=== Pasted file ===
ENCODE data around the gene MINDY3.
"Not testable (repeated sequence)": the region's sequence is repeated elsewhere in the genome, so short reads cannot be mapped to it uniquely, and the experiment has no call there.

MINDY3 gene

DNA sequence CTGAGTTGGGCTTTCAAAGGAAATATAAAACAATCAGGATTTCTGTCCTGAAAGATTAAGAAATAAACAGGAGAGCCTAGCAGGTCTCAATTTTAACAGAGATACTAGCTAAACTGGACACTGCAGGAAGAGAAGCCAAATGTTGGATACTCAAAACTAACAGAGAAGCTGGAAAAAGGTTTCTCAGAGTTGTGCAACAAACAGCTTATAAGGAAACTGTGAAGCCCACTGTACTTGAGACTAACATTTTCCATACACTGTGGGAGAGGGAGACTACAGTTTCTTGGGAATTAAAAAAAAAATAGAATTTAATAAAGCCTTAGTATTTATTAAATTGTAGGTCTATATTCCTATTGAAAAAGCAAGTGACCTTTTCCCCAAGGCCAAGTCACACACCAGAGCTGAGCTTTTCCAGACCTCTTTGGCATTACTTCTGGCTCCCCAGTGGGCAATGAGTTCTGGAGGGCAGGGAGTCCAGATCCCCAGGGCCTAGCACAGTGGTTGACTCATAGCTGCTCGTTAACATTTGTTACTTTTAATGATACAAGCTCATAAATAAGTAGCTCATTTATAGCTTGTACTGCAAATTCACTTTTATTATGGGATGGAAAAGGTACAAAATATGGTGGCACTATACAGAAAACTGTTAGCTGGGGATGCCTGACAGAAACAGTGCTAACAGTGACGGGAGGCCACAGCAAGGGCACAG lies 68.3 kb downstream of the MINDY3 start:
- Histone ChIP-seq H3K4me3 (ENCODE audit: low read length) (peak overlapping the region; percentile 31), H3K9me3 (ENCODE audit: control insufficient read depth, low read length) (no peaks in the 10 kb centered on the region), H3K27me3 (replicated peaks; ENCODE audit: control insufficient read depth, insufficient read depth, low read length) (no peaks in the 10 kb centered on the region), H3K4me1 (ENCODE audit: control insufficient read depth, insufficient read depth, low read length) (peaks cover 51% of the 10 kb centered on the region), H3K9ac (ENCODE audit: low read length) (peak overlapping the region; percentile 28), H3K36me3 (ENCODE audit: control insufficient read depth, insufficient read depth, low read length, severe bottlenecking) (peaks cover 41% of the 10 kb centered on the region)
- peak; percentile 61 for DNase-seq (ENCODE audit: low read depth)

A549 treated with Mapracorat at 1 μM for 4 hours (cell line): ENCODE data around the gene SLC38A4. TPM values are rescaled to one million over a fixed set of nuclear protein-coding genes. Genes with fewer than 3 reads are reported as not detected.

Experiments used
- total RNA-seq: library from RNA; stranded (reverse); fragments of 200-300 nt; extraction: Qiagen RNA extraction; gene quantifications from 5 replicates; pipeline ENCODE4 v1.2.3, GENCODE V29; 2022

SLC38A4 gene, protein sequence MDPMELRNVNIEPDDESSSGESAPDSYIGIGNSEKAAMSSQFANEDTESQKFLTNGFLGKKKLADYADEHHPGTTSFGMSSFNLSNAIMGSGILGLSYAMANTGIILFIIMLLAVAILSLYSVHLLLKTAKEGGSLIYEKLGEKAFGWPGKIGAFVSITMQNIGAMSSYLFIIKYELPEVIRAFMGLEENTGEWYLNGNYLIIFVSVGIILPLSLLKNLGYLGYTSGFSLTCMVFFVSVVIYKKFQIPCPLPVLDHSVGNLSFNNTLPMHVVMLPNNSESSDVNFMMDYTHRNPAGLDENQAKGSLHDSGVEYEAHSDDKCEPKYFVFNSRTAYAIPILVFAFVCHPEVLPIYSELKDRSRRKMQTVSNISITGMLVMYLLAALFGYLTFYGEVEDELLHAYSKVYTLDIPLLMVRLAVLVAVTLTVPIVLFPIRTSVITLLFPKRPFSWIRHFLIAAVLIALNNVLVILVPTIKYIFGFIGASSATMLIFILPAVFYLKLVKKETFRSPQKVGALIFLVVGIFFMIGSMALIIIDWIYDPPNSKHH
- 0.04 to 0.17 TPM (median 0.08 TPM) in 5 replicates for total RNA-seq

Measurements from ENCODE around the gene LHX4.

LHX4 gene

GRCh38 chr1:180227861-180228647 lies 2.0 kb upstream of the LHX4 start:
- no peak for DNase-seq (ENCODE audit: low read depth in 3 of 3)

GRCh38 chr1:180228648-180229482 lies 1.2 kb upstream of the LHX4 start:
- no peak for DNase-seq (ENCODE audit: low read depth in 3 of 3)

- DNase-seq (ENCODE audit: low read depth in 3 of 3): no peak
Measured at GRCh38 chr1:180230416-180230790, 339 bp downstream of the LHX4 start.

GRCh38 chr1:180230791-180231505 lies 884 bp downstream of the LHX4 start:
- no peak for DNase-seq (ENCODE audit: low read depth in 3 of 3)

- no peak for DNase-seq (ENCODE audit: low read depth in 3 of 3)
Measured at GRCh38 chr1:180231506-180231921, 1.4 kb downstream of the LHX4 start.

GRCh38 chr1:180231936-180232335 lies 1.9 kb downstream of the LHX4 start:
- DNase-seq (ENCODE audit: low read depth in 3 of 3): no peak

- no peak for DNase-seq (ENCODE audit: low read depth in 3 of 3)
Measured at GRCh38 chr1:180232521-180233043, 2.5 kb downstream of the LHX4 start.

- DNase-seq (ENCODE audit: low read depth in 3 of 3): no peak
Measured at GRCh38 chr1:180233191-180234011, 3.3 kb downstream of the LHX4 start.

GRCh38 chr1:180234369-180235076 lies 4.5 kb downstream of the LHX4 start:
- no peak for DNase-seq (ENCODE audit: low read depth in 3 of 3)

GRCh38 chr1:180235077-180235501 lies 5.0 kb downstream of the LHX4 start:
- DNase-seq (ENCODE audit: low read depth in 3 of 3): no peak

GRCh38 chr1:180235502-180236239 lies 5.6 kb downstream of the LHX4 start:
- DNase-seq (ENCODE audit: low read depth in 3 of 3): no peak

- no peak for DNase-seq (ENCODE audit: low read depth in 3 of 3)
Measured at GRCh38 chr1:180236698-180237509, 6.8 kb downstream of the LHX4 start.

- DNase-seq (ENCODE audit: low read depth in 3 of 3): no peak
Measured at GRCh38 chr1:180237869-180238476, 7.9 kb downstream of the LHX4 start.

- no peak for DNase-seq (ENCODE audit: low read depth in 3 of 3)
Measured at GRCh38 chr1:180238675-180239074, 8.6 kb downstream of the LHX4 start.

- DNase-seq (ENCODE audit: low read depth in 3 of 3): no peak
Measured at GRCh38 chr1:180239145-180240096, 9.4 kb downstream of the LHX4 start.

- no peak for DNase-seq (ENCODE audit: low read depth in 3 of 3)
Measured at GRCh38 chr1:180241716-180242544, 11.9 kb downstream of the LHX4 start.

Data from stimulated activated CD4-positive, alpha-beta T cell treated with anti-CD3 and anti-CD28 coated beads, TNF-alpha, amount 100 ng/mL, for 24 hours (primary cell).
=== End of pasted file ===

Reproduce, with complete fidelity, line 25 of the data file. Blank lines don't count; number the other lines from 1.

- DNase-seq (ENCODE audit: low read depth in 3 of 3): no peak